Save 60% in Your Pneumatic Systems

Posted by  Mark Stone 13-Dec-2016 12:44:31

mark-stone
Mark is our Fluid Power Technical Manager, based at our Core Competence Centre in Coventry.

Festo-Cost-of-compressed-air-.jpgWhere some people see energy being wasted, others see potential energy savings. So if you have pneumatic or compressed air supply systems – especially if they’ve been installed for any length of time – you’ve got a significant source of wastage. But you’ve also got a source of savings of up to 60%. 

Energy costs represent the biggest chunk of the total cost of setting up and running compressed air systems. In fact, they account for around 75%. So allowing poor design, inappropriate use, incorrect settings and leaks to create inefficiencies and air losses can add up to a substantial waste of energy – and money – over the life of a system. In fact, according to the Fraunhofer Institute for Systems and Innovation Research ISI on Compressed Air Systems in the EU, as much as 35% of the energy cost of generating compressed air is wasted. So how can you reduce the waste and cut your costs?

Chain Reaction

The key to successful savings is to take a comprehensive look all along the pneumatic chain, and then to take an integral approach.

Optimise your compressed air systems’ energy usage in this way and you’ll realise not just one benefit, but several that are inextricably linked:

  • reduced energy costs
  • reduced operating costs
  • reduced maintenance and servicing costs
  • reduced unplanned production downtime and
  • associated costs.

Save from the start

Like any other technology, pneumatic and compressed air systems are more efficient if they’re professionally designed, set up, used and maintained. The kind of savings this approach can offer are highlighted in a new guide from Festo – a leading supplier in industrial automation technology.

“In this guide,” explains Gary Fuller, Festo Training Programme Manager, “we focus on advising plant managers on how they can implement measures to reduce energy wastage, with in-depth statistics and details about compressed air technology.”

Full of detailed and practical advice, the guide outlines the efficient technologies that ensure machines and systems consume fewer resources and less energy, reduce CO2 emissions and operating costs, and increase sustainability and overall productivity.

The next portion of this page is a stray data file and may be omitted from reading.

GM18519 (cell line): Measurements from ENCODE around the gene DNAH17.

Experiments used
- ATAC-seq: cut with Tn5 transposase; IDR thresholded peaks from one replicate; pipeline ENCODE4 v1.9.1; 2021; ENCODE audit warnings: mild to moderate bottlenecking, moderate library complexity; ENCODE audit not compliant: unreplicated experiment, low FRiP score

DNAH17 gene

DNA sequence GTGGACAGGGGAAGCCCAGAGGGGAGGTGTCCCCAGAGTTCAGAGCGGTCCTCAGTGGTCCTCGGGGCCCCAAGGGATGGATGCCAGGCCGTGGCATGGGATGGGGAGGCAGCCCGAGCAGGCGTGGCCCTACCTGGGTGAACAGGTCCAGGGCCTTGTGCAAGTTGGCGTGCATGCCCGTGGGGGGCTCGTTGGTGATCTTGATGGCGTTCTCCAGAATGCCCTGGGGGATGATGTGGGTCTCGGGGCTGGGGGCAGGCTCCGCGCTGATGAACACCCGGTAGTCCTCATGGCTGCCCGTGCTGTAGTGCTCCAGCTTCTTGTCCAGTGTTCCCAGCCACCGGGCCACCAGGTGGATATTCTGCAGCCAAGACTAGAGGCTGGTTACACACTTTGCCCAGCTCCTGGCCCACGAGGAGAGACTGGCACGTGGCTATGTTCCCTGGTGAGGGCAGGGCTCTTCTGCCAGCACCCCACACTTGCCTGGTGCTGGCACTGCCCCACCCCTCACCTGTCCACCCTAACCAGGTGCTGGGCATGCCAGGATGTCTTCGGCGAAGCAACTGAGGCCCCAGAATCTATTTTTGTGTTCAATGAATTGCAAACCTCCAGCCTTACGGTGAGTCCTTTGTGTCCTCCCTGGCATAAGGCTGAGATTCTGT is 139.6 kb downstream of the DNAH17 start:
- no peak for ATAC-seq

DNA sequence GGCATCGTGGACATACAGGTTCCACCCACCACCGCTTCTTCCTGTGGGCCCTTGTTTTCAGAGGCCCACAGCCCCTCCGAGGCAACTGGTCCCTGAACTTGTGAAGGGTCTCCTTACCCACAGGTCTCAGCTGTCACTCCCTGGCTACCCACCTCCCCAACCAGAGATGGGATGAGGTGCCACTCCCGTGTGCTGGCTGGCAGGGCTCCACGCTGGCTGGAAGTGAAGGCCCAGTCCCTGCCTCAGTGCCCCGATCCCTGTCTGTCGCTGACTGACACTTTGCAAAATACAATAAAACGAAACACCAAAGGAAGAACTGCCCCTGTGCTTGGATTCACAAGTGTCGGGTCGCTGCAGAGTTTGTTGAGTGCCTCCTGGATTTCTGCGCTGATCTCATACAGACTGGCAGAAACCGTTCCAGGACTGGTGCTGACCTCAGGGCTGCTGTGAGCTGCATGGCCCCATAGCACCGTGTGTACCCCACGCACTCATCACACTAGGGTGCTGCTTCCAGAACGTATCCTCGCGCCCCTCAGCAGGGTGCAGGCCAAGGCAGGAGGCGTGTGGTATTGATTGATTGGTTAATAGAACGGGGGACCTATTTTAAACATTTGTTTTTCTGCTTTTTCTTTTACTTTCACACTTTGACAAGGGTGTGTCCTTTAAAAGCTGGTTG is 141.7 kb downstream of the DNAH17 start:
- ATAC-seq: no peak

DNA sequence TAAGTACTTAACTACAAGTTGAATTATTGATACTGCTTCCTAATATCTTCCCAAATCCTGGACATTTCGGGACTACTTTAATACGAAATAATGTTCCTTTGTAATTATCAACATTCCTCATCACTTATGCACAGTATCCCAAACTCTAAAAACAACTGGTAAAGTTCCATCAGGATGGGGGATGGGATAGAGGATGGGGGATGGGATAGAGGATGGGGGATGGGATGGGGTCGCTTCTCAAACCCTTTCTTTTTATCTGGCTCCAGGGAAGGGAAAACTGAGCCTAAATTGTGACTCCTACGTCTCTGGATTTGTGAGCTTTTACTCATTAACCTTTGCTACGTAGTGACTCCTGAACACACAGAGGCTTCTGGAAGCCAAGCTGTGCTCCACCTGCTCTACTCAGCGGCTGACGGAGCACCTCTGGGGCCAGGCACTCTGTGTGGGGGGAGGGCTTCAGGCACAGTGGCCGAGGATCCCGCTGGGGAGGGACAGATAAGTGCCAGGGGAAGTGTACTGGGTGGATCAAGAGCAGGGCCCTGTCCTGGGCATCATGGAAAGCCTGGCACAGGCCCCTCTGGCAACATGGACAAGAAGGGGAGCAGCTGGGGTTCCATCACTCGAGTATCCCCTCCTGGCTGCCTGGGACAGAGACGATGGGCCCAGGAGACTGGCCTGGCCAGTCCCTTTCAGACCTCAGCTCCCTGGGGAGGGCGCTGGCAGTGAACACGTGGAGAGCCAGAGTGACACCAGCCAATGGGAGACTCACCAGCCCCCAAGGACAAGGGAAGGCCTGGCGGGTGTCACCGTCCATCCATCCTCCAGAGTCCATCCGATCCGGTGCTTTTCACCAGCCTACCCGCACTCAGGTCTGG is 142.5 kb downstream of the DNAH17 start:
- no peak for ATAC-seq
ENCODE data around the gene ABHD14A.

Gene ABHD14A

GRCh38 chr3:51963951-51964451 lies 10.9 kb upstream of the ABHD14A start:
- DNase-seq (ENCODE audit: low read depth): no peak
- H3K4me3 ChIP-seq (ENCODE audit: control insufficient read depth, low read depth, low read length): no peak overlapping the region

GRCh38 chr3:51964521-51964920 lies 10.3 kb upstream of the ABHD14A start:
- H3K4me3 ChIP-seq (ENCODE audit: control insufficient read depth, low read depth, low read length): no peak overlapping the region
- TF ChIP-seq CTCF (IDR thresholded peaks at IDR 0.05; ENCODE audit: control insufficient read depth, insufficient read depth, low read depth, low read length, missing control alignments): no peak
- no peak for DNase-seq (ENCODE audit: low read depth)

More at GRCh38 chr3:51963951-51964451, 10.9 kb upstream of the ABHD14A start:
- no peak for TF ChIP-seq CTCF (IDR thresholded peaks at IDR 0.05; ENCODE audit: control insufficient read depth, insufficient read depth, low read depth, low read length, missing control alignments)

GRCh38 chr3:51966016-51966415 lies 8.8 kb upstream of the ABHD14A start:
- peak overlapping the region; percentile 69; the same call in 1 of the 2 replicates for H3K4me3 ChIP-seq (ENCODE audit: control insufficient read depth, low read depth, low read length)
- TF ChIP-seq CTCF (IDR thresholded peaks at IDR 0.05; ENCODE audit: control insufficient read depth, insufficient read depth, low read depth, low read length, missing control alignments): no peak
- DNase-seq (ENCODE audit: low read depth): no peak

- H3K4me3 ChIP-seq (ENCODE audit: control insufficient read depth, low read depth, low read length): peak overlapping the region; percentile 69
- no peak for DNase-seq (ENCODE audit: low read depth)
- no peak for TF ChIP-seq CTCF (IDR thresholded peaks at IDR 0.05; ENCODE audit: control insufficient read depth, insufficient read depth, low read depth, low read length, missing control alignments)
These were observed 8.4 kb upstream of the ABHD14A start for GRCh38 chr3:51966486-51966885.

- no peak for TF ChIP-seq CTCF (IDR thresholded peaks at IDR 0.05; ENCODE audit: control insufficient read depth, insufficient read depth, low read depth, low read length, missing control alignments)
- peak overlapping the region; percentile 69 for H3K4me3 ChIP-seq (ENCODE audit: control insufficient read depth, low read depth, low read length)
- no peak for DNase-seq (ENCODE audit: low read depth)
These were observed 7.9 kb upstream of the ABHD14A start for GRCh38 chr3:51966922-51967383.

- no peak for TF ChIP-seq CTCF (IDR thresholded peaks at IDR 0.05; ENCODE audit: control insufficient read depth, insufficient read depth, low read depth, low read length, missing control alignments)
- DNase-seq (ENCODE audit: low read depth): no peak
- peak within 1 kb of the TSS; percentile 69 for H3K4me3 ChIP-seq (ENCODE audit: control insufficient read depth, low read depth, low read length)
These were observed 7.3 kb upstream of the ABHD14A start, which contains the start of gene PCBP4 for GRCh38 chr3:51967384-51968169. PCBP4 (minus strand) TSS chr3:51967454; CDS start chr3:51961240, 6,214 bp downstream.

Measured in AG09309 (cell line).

And you don’t have to wait to read the guide to find the answers to some of your most important pneumatic system energy saving questions – because here they are:

Q. How can I save energy when I need constant vacuum pressure for reliable holding of objects?
A. The need for constant vacuum pressure for object holding is a myth. Continuous air consumption can be avoided by using an energy-saving, air-saving circuit. This is particularly effective with smooth, non-porous surfaces. Festo’s OVEM closed-loop vacuum generators monitor vacuum levels and only consume air when required. Typical savings can be as high as 60%.

Q. How can I reduce compressed air consumption without reducing the effectiveness of my system?
A. Many systems use excessive, wasteful force, which means unnecessary energy consumption. Correct sizing of pneumatic drives – reducing to the next smallest piston diameter, for example – can reduce compressed air consumption by up to 40%. It also helps reduce procurement costs.

Q. How can simply moving a valve save me money?
A. Shorter tubing means saving energy. Unnecessary dead volume in tubing can create wasted consumption, especially where small actuator volumes are involved. Positioning a valve as close as possible to its gripper, for example, means you can use the shortest possible tubing length, achieve savings of up to 25%, and improve cycle times.

Q. Is switching off power worth the effort?
A. Eliminating airflow in systems at a standstill during non-productive phases can save you up to 20%. Energy efficiency modules such as Festo’s E2M can provide active, intelligent control of the compressed air supply – automatically shutting it off during system standstills and restarting it for production.

Q. Does weight matter?
A. Reducing weight and friction of moving elements can have a major effect. This is particularly true on multi-axis systems, where initial over-sizing becomes compounded. Selecting the optimum mix of components and technology – for instance, using lightweight pneumatic grippers for moving applications – can help realise energy savings of up to 18%.

Click the image below to download a free copy of the Energy Efficiency@Festo Guide

Download Festo Efficiency Guide

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Topics: News, Innovation, Best Practice, Efficiency, Pneumatics, Compressed Air, Energy Efficiency

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